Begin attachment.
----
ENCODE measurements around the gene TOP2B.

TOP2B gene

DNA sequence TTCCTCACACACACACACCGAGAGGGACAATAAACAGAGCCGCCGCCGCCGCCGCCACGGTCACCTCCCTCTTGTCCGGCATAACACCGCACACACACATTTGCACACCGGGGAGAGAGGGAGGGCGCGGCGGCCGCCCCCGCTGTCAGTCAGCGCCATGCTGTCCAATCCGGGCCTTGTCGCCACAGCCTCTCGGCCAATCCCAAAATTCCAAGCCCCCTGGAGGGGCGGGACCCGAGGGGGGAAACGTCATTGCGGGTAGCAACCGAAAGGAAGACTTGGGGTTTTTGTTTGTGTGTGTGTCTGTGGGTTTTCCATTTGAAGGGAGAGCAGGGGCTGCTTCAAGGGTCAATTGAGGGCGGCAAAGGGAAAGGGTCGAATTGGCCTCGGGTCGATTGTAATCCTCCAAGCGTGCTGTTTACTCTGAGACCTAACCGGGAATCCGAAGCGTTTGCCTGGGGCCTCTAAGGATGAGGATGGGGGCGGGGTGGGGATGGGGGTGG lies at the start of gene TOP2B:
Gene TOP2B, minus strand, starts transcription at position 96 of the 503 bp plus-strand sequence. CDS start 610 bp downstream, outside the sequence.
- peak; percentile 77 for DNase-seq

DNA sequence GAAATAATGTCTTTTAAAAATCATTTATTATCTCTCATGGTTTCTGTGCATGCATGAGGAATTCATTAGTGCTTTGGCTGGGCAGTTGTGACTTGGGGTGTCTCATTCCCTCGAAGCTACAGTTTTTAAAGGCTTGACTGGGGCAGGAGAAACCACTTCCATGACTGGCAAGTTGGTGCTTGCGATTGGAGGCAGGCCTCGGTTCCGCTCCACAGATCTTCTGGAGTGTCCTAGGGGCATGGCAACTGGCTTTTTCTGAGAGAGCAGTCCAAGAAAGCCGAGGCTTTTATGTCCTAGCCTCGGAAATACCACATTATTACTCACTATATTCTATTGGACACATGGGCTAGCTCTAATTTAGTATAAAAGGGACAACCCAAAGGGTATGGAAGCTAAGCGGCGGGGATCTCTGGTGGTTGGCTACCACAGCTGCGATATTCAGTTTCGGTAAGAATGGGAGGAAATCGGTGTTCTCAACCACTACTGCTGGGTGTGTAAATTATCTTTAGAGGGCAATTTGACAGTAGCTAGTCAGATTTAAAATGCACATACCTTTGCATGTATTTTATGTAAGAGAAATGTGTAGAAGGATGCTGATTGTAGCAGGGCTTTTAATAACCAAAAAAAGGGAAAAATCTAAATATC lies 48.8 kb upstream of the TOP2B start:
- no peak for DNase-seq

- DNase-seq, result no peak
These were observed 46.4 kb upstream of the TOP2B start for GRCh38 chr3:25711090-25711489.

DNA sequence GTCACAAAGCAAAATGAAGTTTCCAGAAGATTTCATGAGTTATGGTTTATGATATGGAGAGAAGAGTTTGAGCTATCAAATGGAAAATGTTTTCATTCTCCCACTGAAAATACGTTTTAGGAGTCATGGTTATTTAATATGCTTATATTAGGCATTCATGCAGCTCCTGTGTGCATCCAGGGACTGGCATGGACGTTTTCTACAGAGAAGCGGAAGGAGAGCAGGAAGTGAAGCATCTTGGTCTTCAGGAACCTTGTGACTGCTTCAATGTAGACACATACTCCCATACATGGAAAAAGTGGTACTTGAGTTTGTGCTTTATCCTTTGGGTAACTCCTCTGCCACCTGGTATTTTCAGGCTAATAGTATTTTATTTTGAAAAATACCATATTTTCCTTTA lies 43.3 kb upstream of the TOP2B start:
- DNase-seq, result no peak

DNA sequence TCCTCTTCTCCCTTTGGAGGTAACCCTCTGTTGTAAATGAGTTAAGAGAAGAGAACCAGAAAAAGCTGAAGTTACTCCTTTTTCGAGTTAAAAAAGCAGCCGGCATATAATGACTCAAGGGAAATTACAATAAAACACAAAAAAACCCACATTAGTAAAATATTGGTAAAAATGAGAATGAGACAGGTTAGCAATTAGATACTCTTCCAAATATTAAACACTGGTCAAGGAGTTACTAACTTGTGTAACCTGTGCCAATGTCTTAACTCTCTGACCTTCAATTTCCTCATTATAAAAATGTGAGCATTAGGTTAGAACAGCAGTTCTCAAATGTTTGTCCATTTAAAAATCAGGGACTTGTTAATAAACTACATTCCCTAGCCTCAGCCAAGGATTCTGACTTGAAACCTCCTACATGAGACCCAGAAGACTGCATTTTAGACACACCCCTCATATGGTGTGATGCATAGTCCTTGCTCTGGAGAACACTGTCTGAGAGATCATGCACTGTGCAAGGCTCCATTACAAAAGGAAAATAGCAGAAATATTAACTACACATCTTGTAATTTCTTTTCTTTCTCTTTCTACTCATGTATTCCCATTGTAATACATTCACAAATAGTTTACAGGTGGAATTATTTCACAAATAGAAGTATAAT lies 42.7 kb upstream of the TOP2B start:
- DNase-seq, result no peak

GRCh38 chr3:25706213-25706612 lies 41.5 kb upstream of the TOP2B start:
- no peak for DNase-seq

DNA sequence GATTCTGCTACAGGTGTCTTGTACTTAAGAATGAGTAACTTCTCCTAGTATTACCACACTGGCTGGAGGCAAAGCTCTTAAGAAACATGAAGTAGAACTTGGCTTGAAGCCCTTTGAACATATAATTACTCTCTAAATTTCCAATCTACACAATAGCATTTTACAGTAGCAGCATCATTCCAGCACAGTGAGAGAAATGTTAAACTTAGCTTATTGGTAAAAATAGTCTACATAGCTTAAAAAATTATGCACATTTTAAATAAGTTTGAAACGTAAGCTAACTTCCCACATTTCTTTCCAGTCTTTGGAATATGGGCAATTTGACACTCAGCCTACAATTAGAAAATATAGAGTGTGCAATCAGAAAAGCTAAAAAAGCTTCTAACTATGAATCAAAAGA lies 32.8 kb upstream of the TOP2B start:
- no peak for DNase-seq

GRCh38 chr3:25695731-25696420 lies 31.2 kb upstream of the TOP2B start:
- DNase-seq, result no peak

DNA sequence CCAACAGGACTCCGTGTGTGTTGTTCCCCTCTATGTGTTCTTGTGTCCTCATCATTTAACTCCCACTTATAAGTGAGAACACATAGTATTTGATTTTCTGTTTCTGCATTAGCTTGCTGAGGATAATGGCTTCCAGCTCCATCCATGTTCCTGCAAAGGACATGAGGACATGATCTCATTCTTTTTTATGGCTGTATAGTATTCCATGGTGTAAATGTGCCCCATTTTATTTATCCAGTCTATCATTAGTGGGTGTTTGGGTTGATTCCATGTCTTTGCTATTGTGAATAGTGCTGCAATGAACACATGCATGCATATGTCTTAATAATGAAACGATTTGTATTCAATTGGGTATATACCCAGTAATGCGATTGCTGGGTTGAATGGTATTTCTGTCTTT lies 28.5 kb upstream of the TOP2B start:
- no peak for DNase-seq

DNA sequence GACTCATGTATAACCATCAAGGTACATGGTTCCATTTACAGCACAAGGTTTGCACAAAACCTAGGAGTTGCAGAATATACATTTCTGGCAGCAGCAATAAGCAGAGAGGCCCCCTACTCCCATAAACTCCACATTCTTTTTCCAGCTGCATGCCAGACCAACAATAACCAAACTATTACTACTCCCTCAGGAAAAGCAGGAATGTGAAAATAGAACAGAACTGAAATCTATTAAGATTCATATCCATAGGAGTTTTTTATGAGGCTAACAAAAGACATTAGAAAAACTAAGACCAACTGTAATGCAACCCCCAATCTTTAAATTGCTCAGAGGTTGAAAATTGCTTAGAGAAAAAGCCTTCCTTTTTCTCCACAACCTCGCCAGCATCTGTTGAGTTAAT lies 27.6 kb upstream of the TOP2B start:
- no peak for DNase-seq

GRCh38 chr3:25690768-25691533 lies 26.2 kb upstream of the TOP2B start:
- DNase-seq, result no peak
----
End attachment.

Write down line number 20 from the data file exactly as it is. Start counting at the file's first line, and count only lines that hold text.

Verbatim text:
DNA sequence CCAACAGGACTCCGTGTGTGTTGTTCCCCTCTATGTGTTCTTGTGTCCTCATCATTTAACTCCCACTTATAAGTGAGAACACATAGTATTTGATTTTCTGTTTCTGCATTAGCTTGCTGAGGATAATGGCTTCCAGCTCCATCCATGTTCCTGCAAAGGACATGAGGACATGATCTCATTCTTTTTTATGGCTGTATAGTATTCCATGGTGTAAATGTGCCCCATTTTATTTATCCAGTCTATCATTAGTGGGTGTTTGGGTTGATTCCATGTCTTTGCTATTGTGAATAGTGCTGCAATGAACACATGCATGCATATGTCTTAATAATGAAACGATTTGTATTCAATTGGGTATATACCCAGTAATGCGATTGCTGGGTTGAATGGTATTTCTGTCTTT lies 28.5 kb upstream of the TOP2B start: